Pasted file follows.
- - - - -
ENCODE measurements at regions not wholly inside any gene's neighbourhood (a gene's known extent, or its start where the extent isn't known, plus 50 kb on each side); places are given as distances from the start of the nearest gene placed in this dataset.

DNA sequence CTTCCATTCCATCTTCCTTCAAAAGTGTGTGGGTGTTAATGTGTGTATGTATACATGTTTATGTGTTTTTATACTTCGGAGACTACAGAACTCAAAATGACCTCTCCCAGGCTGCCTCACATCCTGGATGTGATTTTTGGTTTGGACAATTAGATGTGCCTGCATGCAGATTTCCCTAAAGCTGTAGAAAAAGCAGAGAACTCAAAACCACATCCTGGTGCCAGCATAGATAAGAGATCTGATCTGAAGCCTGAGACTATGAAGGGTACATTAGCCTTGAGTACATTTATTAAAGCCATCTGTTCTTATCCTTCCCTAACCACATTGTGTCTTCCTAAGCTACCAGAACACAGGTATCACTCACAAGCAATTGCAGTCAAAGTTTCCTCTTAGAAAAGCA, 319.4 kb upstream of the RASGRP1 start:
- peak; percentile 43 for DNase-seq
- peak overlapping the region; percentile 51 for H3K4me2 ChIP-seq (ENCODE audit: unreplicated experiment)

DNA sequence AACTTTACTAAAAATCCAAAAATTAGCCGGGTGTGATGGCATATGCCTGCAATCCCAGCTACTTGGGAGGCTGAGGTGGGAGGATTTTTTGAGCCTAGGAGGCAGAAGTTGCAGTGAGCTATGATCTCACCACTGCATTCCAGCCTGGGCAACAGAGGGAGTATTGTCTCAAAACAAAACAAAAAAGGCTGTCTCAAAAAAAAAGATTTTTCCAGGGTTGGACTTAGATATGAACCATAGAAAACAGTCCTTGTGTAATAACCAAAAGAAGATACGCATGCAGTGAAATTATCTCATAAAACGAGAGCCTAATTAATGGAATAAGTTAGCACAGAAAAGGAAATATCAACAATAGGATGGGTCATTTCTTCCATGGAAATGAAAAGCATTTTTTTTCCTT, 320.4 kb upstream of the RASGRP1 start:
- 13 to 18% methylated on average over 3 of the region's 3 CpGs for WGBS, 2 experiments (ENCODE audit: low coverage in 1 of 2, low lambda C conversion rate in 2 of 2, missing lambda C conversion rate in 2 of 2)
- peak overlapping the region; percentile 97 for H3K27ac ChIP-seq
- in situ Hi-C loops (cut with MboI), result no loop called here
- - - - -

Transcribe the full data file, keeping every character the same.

ENCODE measurements at regions not wholly inside any gene's neighbourhood (a gene's known extent, or its start where the extent isn't known, plus 50 kb on each side); places are given as distances from the start of the nearest gene placed in this dataset.

DNA sequence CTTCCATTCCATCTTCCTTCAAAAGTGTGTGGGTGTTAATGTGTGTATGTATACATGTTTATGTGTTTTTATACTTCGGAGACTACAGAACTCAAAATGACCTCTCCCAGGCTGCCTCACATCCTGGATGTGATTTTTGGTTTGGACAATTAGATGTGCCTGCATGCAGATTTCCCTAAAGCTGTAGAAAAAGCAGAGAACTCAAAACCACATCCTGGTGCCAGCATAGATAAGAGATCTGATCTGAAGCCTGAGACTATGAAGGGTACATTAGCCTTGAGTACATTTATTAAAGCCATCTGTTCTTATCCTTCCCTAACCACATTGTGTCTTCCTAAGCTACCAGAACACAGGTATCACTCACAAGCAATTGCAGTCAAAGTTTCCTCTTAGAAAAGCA, 319.4 kb upstream of the RASGRP1 start:
- peak; percentile 43 for DNase-seq
- peak overlapping the region; percentile 51 for H3K4me2 ChIP-seq (ENCODE audit: unreplicated experiment)

DNA sequence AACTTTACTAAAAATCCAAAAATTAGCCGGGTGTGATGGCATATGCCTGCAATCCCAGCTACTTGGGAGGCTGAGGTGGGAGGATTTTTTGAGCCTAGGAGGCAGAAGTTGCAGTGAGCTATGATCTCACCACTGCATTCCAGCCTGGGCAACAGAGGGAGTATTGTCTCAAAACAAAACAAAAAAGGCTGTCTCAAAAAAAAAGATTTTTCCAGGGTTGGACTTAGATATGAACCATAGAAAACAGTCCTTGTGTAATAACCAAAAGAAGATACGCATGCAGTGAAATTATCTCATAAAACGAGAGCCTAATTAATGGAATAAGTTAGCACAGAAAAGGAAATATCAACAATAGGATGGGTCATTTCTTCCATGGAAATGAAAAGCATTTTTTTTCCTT, 320.4 kb upstream of the RASGRP1 start:
- 13 to 18% methylated on average over 3 of the region's 3 CpGs for WGBS, 2 experiments (ENCODE audit: low coverage in 1 of 2, low lambda C conversion rate in 2 of 2, missing lambda C conversion rate in 2 of 2)
- peak overlapping the region; percentile 97 for H3K27ac ChIP-seq
- in situ Hi-C loops (cut with MboI), result no loop called here